I always find it amazing how we can think we’ve explored something so thoroughly yet it can still surprise us. The moon is something we’re all so familiar with yet it’s still so foreign when you get up close and it’s origins are as mysterious and intriguing as our own. I love that these ideas could lead to us sending a sample return mission to the far side of the moon and what’s even more exciting is that such a mission would probably lead to many more questions than answers. That’s the beauty of science, it’s a never ending journey of discovery into the origins and mechanics of the universe that surrounds us.

Luna.

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Our crater faced neighbour in the darkness of space is none other than the Moon. The only other celestial body to be visited by us humans it has been something of a curiosity to us for countless milennia and it is only recently that we’ve come to realise a few things about this ball of dust and rock that don’t quite seem to add up. Today I’d like to introduce a couple things that are not-so-common knowledge about our celestial cousin and give you a run down on what they mean for us here back on earth.

Firstly it’s massive and not just because it weighs a lot. Current estimates of its mass peg it somewhere around 7.347 7 × 1022 kg or around 1.23% of that of Earth and that’s the kicker right there. If you look at any other planet with another orbiting body the relationship of planet to moon mass is no where near that high. The most comparable planet would be Mars with its moons Phobos and Deimos, which weigh in at a measly 0.0000016% and 0.00000023% of their hosts respectively. It’s a similar story for moons of other celestial bodies, especially when you consider a moon like Lo or Europa which are about the same size as our moon but are orbiting the gas giant Jupiter. Our moon is then somewhat of a enigma and its presence has caused many interesting phenomena on our Earth. This then begs the question: How the heck did something that huge manage to get trapped with us?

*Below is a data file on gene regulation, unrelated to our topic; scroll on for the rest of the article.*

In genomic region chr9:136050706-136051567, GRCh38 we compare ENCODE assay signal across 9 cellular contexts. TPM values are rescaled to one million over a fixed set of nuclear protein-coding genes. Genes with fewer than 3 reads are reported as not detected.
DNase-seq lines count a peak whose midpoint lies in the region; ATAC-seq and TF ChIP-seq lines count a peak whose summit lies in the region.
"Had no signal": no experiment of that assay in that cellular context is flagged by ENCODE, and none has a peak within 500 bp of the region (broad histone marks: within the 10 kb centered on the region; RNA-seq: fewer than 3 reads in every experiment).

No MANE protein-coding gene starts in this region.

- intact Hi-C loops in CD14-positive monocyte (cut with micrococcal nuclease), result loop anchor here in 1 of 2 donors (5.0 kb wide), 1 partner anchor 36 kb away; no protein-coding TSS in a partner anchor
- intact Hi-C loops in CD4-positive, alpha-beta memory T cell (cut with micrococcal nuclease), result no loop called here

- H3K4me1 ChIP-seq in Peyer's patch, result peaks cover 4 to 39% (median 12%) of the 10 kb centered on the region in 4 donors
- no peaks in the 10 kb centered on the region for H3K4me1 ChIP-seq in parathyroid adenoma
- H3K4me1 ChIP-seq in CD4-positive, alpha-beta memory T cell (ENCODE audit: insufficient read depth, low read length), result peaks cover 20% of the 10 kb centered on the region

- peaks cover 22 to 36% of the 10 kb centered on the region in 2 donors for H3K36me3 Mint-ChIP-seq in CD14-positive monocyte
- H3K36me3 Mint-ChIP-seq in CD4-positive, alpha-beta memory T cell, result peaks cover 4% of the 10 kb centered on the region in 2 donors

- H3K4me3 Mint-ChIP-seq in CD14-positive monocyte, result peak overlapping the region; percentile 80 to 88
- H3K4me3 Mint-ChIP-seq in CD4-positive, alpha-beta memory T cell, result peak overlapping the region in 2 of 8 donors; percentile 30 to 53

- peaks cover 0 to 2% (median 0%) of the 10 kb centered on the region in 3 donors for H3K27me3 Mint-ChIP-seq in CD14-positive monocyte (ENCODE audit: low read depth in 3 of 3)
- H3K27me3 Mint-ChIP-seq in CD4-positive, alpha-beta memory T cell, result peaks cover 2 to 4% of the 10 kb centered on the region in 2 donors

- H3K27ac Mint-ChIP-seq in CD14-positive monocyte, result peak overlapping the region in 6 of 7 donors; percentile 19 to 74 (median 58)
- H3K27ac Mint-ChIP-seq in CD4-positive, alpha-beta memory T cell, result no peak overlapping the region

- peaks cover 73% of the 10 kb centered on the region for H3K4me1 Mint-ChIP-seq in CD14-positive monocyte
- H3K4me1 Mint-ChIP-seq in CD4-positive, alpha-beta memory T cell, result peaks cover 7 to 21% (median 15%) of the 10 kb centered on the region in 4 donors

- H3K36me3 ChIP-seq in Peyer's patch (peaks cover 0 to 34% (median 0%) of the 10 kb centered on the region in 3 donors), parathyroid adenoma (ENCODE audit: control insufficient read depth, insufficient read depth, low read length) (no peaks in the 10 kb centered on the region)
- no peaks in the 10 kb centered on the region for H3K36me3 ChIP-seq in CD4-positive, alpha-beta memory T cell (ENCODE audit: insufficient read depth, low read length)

There’s a lot of theories about its creation. If you were to look at other planets and extrapolate a hypothesis from them your first conclusion would be that we captured another celestial object. Again the mass of the moon says otherwise, as the Earth isn’t large enough to capture something of that size without some other forces acting which we can’t seem to account for. Another possibility is that the Moon and Earth formed at the same time however the composition difference between the Moon and Earth is significant enough to throw this theory into question. Additionally, all the previous theories also fail to account for the amount of spin the Earth/Moon system has, which leaves the current best hypothesis: something hit us. The idea is that another body on a similar orbit around our sun eventually came too close and of course this lead to a massive collision. This theory still has its problems, but for now it’s the best idea we have.

Another fun fact about the Moon is that it’s covered in a fine powder referred to as regolith. Due to the lack of geological activity and zero atmosphere the surface of the Moon is for the most part, stagnant. Any reshaping of the Moon’s surface occurs in the form of asteroid impacts. These have the tendency to smash whatever they hit into a lot of small pieces and over the course of the several billion years of it’s existence the Moon has taken quite a few hits. This has lead to the entire surface being covered in around 4 meters of fine dust that is best described as crushed glass. Regolith is one of the main issues facing an established lunar base as it’s quite coarse and loves to stick to everything. Plus it’s not the best thing in the world to get in your lungs either.

The Moon is a wonder for anyone on Earth and I love the fact that so much of it is still a complete mystery to us. I can’t wait for the day when we make a permanent presence on the Moon as the things we could accomplish there would be amazing. For now I’ll just keep gazing upwards for a look at the Moon whenever it floats by.

P.S. If you want to know more may I suggest here and here.